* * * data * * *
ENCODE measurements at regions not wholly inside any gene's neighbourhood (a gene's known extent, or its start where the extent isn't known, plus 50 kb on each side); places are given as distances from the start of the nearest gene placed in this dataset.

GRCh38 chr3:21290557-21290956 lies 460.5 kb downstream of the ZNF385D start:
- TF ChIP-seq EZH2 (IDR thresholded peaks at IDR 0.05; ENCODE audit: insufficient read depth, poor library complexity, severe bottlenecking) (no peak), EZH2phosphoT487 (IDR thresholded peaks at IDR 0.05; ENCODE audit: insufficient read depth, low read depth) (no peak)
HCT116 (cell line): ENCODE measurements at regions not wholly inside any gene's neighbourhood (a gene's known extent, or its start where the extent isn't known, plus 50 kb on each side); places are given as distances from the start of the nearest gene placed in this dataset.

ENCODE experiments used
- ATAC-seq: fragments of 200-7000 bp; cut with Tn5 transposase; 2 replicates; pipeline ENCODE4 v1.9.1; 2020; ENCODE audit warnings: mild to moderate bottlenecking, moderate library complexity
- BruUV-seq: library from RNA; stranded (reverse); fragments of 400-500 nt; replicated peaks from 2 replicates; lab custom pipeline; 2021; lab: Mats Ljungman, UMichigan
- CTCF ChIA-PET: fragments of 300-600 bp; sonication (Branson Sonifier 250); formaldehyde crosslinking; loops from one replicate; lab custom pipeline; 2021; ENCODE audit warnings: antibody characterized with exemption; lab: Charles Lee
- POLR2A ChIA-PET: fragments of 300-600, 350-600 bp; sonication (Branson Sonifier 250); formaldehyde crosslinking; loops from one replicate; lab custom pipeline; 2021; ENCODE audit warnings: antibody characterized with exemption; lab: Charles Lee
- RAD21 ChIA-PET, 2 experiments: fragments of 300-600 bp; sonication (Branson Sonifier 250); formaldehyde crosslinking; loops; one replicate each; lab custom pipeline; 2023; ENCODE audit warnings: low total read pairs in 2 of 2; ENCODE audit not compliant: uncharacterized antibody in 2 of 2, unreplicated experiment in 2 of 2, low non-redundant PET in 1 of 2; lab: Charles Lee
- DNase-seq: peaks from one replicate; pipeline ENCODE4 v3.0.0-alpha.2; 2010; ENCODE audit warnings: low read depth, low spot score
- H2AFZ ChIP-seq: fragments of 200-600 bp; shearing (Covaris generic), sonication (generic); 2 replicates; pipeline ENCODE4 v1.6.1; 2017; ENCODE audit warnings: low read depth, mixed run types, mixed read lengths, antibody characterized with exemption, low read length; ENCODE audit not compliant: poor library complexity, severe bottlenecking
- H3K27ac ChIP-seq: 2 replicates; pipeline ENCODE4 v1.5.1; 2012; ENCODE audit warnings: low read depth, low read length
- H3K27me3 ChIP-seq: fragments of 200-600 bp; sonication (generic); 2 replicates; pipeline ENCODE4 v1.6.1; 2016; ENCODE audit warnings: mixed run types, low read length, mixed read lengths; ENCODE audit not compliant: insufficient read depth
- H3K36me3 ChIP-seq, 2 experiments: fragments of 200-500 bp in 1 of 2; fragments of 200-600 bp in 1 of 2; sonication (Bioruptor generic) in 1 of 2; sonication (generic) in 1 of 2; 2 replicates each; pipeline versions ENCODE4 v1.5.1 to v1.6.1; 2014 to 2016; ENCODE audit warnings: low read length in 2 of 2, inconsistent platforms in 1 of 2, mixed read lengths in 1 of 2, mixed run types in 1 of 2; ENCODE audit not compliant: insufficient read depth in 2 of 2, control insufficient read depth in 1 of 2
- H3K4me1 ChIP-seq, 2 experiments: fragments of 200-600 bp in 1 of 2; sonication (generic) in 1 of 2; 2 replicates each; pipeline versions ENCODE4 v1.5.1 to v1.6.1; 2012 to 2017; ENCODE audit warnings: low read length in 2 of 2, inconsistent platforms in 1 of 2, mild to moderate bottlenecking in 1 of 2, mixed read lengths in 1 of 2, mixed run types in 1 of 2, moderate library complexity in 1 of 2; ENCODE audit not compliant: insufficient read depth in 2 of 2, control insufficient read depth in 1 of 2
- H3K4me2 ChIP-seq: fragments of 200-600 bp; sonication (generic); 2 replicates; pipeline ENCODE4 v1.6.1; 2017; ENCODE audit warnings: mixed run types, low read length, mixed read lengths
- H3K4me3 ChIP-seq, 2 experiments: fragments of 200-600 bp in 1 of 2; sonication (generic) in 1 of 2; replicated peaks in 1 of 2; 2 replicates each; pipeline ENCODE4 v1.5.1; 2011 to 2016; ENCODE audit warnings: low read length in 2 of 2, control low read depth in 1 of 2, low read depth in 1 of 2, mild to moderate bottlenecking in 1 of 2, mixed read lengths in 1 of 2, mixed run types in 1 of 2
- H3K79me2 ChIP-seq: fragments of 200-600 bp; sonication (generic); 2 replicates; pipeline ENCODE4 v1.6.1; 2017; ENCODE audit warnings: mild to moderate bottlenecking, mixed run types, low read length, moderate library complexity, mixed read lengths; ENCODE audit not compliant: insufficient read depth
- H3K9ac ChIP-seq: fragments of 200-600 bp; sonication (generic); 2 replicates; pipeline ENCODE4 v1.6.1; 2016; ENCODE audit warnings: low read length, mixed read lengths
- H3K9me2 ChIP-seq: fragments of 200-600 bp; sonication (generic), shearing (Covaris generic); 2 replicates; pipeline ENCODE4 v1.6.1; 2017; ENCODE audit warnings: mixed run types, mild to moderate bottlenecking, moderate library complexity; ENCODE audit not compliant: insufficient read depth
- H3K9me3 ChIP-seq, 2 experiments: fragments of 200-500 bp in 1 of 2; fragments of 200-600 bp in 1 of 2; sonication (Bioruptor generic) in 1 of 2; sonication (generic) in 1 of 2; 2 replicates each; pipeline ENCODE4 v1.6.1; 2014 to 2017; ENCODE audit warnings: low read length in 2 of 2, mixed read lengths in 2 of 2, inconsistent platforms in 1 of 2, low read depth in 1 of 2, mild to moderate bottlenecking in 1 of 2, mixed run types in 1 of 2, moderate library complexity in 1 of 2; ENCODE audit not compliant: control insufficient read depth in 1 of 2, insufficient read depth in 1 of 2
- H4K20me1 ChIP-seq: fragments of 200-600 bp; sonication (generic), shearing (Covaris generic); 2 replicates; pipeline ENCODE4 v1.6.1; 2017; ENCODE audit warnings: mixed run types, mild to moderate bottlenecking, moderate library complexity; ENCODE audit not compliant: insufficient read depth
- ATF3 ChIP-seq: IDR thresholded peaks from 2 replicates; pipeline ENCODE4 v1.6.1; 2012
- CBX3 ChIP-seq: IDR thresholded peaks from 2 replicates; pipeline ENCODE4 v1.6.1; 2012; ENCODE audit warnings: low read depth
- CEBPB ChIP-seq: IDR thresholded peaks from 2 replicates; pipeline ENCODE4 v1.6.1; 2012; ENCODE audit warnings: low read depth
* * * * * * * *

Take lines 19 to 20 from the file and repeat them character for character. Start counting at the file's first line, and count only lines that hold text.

- H3K79me2 ChIP-seq: fragments of 200-600 bp; sonication (generic); 2 replicates; pipeline ENCODE4 v1.6.1; 2017; ENCODE audit warnings: mild to moderate bottlenecking, mixed run types, low read length, moderate library complexity, mixed read lengths; ENCODE audit not compliant: insufficient read depth
- H3K9ac ChIP-seq: fragments of 200-600 bp; sonication (generic); 2 replicates; pipeline ENCODE4 v1.6.1; 2016; ENCODE audit warnings: low read length, mixed read lengths